On June 3, all nine students of the Imnaha school (under the direction of teacher Garry Wagner) treated their community to a very special end-of -school program.
As an assignment, the students interviewed old-timers in the Imnaha area, and their stories were read out loud to the audience gathered for the occasion at the Imnaha church.
The old-timers smiled a lot as they sat on stage, and their eyes had a far-away-look. The well weathered group included Sam Loftus, Norman Lovell, Mary Marks, Wayne Marks, Jack McClaran, Grant Warnock, Kate Wilde and Jerry Witherrite. A hush fell over the audience as the students read those stories.
Ethan Lowe, who interviewed Sam Loftus, read how Loftus worked for a dollar a day and board for Kenneth Johnson when it was 115 in the shade on the Snake River when he was 19.
Loftus, who has lived on the Imnaha for 60 years, told the student interviewer the story of how he was going through a caribou thicket and encountered a big bull elk at the other end of it. “And I rode up towards him. He pawed the ground, shook his head at me and the horse and the dog got out of there. They were in rut and they were mean.”
B.J. Warnock took the mic and read his interview with Norman Lovell, who moved to Imnaha in 1930 and remembers driving hay derrick when he was 6 years old. Lovell milked cows for his board and room while he attended high school, after attending grade school at the Rim Rock school on Imnaha. Lovell’s grandfather homesteaded on the lower Imnaha and ran cattle around 1900.
Christine Marks interviewed her aunt Mary Marks, and found out she’d lived on Imnaha since 1934 and married Kid Marks when she was 16. Mary and Kid worked for the Marr Flat Grazing Association for 26 years, and Mary rode horseback, cooked, maintained cow camp cabins, salted and helped with the ranch work.
Mary Marks’ advice to kids of today: “Lay off the dope and alcohol, that’s what’s ruining so many lives.”
Young Clancy Warnock told about how Wayne Marks has lived in the Imnaha area for about 83 years and attended Freezeout School for nine years.
Marks’ first car was a Model A, with single doors and a rumble seat. He remembered when the road up the Imnaha was “just a single lane with a turnout every once in awhile. Marks also remembered that Minnie Shevlin claimed the road crossed the river 24 times between “here and Fruita, where she lived, clear up next to the Pallette place.”
Marks remembered when a family lived on every 160 acre place, living off the land, game and fish.
Cole and Wyatt Warnock interviewed Jack McClaran, who said his folks went downriver in 1919, so he’d been there about 84 years. He remembers riding the stagecoach driven by A.L. Duckett, up Camp Creek and stopping at Midway to switch horses. He also remembered the way his family would crowd around an old RCA Victor radio (the first in the canyon) for a connection to the outside world. And riding over to Snake River to meet the mail boat was a big occasion.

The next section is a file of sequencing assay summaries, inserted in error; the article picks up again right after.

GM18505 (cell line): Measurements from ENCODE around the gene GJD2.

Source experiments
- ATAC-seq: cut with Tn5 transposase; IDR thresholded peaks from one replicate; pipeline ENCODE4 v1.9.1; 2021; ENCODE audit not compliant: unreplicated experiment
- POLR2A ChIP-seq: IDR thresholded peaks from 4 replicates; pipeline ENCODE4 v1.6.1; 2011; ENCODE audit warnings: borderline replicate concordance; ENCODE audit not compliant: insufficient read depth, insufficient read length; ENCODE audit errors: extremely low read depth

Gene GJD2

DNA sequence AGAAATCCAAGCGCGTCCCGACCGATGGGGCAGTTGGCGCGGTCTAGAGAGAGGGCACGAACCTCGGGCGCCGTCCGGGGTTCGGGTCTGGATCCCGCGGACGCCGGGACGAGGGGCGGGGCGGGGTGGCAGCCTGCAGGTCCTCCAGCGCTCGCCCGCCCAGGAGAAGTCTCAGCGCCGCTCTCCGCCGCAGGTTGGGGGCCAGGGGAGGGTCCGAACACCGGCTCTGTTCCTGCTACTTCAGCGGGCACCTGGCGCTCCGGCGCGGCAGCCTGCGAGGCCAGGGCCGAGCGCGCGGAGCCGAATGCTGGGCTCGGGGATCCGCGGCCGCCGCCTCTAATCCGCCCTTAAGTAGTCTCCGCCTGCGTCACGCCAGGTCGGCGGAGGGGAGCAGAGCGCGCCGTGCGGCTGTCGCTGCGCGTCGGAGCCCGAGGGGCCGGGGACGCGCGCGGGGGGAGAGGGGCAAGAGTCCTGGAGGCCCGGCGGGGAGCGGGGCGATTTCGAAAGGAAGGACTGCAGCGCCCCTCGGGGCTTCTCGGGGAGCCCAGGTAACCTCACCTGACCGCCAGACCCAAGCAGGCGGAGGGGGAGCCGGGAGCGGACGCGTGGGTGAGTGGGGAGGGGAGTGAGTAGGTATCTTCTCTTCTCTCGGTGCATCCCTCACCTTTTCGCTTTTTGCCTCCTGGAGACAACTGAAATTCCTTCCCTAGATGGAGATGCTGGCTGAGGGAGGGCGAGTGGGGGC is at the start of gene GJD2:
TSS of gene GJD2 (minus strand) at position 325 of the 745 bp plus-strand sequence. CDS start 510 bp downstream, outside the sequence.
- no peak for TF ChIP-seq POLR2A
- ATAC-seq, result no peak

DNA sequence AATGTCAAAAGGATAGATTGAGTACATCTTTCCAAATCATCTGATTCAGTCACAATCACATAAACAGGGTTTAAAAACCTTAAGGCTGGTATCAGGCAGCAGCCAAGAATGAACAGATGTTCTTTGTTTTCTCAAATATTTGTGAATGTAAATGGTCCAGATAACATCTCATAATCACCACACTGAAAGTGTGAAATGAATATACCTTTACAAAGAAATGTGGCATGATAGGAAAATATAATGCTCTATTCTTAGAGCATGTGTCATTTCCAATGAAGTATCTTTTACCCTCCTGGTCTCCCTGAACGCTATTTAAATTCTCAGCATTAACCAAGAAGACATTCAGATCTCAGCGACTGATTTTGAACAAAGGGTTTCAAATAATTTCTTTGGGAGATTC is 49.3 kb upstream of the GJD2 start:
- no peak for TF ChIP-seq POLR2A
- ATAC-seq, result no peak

“There’s something in certain kinds of people that seek out remote, challenging, wild areas where they can be their own decision makers,” McClaran responded when asked why his parents ever came to that remote place. His advice to young people: “Dream about anything and be willing to follow those dreams. Take the sidebars off your dreams.”
One of Grant Warnock’s grandsons, Ty Warnock, told in his story about how his grandpa lives on the same spot where the old house stood where he was born, 73 years ago. As a boy he went eight years to the Freezeout School, walking two miles each way.
Grandpa Grant Warnock met grandma Barbara at a 4-H meeting at Imnaha in 1960, married her in ‘61 and raised three sons. The sons grew up, married and now Warnock’s seven grandchildren are growing up there. In fact, seven of Imnaha School’s nine students are Warnocks.
Grant Warnock was a cowboy, a packer and a guide, drove a D7 logging cat and a cattle truck, was a foreman for a U.S. Forest fence crew and worked on a firefighting crew, and drove school bus.
BoDean Warnock interviewed 94-year-old Kate Wilde, who was born in New York but ended up down in the canyons with her late husband Wilson Wilde, a well-known cattleman in the area. City girl Kate adapted to the ranch life, and has done it all, raising her family and spending countless hours cooking.
Asked to describe her first car, Wilde said, “We had an old Model T Roadster, and Will took the back part off and put a box on it … and an old Model T Ford.” She added, “Everybody has been so good to me and I’ve met all you nice children.”
Jerry Witherrite, who has lived on Imnaha for about 64 years, was interviewed by Cody Lee. Witherrite went four years to the Rimrock School and four years at the Bridge.
He remembers using rocks that looked like little trucks as toys, and he loved the old potlucks and dances at the Imnaha Grange. Jerry says there aren’t too many of the original folks left that he remembers as a kid.
Witherrite met his wife Myrna in 1954 at a Camp Creek Dance Hall “just below Sam’s place.”
He told how when they moved to Imnaha with a team and wagon and were crossing the bridge, the horses got scared of the water and backed the wagon off into the river. “Everything we owned was in the river! No one was hurt though, and we saved most of our stuff,” he said. Witherrite said the family lived in a tent for the first six months. “Kids were tougher. … (You have) warmer clothes now, and we didn’t have school buses.”
The old-timers were presented plaques with their names engraved and wording that expressed appreciation for their contribution to the culture and history of Imnaha. The plaques were signed by all nine students.